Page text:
UPDATE 2/2/2015: In a victory for the rule of law, Spanish Judge Javier Gómez Bermúdez ended the prolonged detention of seven defendants swept up in a major terrorism case in Spain by releasing them on bail. Each of the accused is required to pay a €3000 fine and to report to authorities weekly. Access applauds the decision by the court to allow the defendants a fair trial, and reiterates our call that the use of secure and privacy-enhancing communications services like RiseUp cannot be used as a proxy for criminality.
On Wednesday, the UN Human Rights Council will review the human rights record of the government of Spain as part of its Universal Periodic Review. Spain should be named and shamed for its worrying treatment on digital rights issues. In its latest encroachment, authorities have criminalized the use of legitimate encryption and security tools.
The Universal Periodic Review process at the UN Human Rights Council reviews the human rights record of each UN member country every four years. During the review, the Council can ask questions of the country in question and issue recommendations. Civil society organizations can participate in the process at multiple stages, and Access has provided submissions on digital rights on various occasions.
It’s high time the Human Rights Council shined the spotlight on Spain. In December, Spanish authorities raided 14 houses and social centers in Barcelona, Sabadell, Manresa, and Madrid, arresting nearly a dozen people. As we detailed in our statement last week:
In addition to other allegations, authorities claim that the use of RiseUp secure and privacy-enhancing communications services is tantamount to terrorism. They have continued to detain seven people. RiseUp.net is a Seattle-based collective that provides secure email hosting and other services to activists around the world.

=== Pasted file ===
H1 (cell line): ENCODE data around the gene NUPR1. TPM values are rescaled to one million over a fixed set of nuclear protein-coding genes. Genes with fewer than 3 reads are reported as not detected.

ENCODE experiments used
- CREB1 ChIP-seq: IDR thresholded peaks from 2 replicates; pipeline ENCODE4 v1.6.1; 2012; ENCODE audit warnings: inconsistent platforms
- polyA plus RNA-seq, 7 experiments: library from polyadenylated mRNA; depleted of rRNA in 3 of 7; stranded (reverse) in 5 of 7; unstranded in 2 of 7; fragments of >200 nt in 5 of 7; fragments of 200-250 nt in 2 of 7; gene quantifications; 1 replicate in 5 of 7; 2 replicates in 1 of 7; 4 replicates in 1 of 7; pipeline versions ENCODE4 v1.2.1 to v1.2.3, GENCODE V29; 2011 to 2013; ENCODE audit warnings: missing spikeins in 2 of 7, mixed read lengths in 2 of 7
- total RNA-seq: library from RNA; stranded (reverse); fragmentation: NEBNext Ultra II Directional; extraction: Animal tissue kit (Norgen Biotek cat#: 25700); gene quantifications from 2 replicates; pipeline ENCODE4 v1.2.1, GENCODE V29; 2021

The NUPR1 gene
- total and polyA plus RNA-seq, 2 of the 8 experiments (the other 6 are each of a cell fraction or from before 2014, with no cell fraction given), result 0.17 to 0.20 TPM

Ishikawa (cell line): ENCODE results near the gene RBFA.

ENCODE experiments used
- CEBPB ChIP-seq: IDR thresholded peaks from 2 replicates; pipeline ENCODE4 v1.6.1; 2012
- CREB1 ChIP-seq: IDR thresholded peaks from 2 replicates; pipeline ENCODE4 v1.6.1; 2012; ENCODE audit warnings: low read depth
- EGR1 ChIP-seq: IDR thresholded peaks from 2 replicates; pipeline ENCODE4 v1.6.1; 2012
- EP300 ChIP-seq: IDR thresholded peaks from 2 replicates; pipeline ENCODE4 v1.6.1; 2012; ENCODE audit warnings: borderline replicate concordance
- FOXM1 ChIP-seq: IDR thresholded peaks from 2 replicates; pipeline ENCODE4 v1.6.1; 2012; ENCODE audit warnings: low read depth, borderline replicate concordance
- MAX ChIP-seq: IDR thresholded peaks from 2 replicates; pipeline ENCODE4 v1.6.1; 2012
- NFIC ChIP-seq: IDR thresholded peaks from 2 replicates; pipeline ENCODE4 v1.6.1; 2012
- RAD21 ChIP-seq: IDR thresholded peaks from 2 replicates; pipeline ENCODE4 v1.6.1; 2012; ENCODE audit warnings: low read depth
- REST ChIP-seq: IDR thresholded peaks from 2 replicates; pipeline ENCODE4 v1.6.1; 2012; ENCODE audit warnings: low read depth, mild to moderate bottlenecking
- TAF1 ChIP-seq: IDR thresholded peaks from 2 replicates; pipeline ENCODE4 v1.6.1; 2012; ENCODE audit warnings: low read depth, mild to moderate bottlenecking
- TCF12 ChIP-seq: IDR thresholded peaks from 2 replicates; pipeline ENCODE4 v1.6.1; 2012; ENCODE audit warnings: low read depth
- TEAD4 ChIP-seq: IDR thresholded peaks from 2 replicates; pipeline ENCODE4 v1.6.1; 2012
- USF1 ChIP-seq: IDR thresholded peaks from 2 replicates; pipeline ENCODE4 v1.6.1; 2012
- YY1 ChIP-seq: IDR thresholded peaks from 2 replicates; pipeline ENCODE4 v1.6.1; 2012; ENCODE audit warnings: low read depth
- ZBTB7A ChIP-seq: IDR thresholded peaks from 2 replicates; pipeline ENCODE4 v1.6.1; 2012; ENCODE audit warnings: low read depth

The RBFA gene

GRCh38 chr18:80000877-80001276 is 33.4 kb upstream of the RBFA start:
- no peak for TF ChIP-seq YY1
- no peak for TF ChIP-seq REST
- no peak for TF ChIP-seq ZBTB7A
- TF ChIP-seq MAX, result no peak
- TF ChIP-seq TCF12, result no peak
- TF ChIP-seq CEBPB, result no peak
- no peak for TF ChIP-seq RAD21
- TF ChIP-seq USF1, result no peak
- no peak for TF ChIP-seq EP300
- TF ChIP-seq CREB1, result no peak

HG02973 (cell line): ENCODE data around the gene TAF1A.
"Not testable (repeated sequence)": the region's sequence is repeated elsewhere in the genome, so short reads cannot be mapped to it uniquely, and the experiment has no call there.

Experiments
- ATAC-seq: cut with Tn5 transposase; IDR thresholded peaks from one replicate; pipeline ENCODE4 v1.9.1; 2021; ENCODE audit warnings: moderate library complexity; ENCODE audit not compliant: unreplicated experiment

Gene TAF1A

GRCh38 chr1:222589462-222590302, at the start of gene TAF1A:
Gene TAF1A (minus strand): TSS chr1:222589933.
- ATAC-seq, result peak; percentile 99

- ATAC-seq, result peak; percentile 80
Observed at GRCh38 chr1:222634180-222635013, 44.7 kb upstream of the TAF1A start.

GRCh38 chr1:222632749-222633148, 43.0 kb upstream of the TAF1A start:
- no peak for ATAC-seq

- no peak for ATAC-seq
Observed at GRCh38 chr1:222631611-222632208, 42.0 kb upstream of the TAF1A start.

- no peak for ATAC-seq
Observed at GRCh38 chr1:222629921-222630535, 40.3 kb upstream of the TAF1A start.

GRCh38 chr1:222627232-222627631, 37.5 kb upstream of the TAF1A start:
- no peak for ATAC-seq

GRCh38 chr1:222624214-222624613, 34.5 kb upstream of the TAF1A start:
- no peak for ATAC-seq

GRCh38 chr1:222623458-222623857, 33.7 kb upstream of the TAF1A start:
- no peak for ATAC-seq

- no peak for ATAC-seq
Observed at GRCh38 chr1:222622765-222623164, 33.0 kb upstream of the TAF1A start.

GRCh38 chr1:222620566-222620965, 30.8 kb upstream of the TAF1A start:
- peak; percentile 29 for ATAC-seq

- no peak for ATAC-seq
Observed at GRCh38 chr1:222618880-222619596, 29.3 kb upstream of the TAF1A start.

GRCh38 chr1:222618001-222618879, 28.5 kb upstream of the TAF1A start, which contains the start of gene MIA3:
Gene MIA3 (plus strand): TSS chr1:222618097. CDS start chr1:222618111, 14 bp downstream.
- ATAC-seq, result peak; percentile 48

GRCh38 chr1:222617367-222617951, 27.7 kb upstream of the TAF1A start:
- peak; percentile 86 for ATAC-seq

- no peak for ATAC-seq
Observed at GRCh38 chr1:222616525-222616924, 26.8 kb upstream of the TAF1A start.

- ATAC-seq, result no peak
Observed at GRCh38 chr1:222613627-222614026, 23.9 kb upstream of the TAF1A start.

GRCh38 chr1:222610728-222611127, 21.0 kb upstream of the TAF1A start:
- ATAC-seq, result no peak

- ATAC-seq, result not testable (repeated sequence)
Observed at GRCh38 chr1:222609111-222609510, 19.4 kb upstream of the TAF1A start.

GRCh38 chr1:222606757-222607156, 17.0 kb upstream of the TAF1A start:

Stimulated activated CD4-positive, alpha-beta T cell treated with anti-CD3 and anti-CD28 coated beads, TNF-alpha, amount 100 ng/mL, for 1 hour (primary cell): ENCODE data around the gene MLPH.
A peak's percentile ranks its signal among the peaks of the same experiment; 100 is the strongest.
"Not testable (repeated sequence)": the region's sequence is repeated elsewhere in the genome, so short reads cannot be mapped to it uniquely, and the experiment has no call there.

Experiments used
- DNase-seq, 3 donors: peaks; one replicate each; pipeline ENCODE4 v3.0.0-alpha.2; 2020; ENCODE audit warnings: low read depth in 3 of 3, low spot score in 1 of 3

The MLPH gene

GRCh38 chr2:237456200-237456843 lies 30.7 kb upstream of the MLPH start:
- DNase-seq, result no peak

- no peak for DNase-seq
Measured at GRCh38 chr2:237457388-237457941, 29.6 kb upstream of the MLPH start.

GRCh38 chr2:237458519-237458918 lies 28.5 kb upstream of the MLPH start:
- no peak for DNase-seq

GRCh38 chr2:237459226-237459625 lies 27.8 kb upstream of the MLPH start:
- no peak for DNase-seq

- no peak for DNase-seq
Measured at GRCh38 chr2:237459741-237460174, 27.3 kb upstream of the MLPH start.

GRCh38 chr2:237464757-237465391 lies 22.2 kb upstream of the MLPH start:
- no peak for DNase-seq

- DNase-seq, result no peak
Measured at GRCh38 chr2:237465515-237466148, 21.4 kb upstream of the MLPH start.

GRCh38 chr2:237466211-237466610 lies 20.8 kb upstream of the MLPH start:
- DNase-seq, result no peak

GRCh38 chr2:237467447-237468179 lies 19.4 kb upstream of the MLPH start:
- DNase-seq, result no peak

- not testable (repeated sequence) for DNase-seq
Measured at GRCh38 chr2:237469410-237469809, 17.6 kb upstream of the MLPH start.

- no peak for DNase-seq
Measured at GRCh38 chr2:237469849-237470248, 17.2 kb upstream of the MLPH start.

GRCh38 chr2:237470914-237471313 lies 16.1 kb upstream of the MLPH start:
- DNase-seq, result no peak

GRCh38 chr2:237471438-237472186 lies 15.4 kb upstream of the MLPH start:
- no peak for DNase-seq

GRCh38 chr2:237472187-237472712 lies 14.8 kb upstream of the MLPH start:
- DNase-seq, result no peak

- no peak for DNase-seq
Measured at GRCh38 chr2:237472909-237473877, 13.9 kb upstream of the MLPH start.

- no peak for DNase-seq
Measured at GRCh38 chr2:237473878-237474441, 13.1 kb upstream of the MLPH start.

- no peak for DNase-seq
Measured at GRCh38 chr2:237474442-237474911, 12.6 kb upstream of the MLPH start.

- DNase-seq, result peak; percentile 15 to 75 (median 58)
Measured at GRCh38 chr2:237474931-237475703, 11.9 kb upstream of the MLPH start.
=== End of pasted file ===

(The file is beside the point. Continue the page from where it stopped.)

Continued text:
We argued that given that RiseUp.net is a volunteer-run service that supports civil society and human rights communities around the world, using it “as an indicator of criminality is disingenuous at best, and at worst an attack on anyone who depends on digital security to operate safely.”
The attack on RiseUp is the latest in a series of troubling violations of human rights in the name of national security by Spanish authorities. In November, the Ley De Seguridad Ciudadana, also known as the Ley Mordaza (Gag Law), was approved by the lower house of the legislature and may soon be approved by the Senate in February. The law would severely limit the right of assembly and protest and grant authorities with dangerous powers to search and detain citizens. It would allow police to place journalists on a black list and to quickly deport people without adequate due process.
Access calls on UN member states to recommend that Spain halt the criminalization of encryption, and to protect the rights of all users in the country.
photo by Daniel Dionne on Creative Commons